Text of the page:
Contracts, the Constitution and consent to be governed

How does a person exhibit his consent to be governed?  Constitutional scholar Randy Barnett explains this theory of consent,

One consents to obey the laws of the land because one has chosen to live here. Just as you are bound to obey your employer (within limits) . . . you are bound to obey the commands of the lawmaking system in place where you have chosen to live. . . . So long as you chose to remain, you have “tacitly” consented to obey the laws.” Call it the “love it or leave it” version of consent.[i]

While explicitly saying, “I consent” is unambiguous, Barnett argues that,

Simply remaining in this country, however, is highly ambiguous. It might mean that you consent to be bound by the laws . . . or it might mean that you have a good job and could not find a better one [elsewhere] . . . or that you do not want to leave your loved ones behind. It is simply unwarranted that to conclude from the mere act of remaining . . . that one has consented to all and any of the laws thereof.[ii]

Read the complete commentary at Consent.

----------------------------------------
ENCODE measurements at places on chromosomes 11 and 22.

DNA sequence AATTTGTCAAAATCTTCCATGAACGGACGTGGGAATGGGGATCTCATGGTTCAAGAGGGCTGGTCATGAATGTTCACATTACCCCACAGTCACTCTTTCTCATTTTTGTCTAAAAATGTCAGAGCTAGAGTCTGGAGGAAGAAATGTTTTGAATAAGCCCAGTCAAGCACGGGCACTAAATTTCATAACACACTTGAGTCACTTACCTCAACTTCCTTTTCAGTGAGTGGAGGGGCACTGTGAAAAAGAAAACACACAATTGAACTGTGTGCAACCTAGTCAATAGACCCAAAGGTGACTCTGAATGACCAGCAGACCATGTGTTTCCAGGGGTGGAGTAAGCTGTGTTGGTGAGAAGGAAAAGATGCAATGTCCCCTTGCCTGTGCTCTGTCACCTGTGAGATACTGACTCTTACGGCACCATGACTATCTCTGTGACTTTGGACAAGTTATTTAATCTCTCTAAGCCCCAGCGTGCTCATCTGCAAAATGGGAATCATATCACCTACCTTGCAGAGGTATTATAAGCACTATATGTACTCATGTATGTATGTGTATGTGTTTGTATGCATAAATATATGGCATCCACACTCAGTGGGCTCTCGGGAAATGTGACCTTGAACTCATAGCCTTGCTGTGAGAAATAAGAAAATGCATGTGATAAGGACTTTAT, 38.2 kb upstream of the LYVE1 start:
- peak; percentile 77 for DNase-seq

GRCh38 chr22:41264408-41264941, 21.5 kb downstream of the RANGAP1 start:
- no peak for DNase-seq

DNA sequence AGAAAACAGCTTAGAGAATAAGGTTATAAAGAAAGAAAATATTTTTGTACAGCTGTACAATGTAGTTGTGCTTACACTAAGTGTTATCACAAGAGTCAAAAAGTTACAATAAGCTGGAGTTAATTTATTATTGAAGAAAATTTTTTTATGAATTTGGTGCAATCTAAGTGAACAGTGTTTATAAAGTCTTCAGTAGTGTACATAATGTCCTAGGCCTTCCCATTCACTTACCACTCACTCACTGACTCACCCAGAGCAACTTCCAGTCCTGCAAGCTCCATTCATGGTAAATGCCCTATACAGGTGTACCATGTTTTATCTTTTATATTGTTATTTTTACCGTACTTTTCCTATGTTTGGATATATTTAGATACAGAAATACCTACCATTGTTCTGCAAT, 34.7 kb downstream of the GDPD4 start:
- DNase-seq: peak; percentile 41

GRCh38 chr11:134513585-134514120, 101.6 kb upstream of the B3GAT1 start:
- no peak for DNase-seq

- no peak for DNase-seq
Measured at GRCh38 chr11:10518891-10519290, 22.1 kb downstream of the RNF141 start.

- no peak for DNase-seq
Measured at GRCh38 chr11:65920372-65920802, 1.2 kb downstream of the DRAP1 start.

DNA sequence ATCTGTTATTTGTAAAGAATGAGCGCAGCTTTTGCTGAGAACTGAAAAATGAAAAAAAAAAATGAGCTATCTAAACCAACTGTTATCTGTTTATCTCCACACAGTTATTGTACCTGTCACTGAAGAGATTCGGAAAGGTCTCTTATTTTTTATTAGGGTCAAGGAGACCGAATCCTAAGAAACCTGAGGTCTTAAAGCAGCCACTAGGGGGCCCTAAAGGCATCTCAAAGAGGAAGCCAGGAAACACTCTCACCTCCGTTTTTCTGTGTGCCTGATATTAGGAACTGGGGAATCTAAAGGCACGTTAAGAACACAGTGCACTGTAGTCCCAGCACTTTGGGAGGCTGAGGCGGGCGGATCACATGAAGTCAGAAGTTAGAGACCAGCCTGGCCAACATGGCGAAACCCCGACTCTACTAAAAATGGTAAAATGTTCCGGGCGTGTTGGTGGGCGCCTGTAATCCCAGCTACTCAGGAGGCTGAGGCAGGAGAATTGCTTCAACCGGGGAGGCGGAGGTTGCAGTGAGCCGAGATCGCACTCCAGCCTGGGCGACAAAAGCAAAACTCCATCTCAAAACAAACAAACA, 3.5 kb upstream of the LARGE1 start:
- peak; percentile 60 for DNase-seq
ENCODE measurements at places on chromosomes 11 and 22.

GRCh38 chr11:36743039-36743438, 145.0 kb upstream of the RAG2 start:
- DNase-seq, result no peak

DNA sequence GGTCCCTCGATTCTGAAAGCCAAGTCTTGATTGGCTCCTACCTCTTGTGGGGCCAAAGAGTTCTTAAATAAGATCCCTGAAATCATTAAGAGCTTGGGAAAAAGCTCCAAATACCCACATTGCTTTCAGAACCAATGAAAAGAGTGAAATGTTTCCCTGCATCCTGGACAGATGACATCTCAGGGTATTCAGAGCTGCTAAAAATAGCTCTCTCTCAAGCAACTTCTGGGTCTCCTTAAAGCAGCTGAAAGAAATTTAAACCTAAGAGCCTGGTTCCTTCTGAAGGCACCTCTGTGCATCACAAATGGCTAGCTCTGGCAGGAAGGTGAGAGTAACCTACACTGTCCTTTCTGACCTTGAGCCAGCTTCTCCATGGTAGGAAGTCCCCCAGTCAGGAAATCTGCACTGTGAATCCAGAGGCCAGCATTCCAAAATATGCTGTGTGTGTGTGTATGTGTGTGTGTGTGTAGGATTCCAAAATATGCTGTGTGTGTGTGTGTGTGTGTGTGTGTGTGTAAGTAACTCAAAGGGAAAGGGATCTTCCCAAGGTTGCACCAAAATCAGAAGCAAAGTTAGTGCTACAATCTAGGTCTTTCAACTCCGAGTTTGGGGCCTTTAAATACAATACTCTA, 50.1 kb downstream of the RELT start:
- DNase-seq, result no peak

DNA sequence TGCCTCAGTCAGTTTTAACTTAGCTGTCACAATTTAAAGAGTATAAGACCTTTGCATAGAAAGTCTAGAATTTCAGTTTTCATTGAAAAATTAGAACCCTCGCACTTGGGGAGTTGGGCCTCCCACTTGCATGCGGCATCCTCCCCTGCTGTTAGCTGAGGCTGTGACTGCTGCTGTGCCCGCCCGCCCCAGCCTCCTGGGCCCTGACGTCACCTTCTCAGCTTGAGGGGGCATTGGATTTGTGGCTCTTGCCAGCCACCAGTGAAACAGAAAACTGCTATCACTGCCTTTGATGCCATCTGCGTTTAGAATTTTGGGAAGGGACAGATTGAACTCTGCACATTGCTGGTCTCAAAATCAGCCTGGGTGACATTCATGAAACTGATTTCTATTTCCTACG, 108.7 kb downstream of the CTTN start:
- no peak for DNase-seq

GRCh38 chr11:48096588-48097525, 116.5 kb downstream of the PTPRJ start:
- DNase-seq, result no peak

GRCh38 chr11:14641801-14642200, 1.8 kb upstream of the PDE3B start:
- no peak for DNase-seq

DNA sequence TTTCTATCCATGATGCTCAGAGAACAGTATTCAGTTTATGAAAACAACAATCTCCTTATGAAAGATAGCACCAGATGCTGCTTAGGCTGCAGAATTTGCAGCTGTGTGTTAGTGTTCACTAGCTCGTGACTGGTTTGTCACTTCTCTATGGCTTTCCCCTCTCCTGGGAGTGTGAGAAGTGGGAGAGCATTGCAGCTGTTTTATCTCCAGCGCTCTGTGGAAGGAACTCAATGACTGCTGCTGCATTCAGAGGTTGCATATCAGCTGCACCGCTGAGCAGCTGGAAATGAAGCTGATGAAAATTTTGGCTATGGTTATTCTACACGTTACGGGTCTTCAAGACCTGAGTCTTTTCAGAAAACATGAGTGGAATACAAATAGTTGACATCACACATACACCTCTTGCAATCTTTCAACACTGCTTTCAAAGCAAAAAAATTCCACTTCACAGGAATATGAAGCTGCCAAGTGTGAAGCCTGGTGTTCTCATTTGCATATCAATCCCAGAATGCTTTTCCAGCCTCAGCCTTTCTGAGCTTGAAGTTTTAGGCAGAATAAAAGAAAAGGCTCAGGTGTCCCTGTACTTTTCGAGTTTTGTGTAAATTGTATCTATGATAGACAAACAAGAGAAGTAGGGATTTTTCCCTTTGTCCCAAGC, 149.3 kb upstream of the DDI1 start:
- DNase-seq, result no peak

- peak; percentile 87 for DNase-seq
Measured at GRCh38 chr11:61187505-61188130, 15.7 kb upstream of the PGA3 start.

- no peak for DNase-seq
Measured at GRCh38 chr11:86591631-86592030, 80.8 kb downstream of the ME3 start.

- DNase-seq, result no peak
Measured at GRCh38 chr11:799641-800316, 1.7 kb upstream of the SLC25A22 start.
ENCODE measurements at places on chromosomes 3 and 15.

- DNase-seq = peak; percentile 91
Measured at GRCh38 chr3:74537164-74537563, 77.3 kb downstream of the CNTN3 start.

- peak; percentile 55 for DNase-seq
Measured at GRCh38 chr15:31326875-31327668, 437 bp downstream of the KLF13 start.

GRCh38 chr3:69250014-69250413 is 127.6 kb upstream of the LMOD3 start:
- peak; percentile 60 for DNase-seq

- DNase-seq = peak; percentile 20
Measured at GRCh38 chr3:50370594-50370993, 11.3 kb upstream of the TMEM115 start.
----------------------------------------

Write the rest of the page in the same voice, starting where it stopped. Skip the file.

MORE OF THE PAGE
[i] Restoring the Lost Constitution: The Presumption of Liberty, Randy E. Barnett, p. 17, Princeton University Press, 2004.

[ii] Id, p. 19.


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"The Voice for HOA Constitutionality". I have been a long-term homeowner rights authority, advocate and author of "The HOA-Land Nation Within America" (2019) and" Establishing the New America of independent HOA principalities" (2008). See HOA Constitutional Government at My efforts with HOAs took me to a broader concern that was deeply affecting the constituionality of HOAs. Those broad societal and plotical concerns caused me to start this new blog for my commentaries on the State of the New America.

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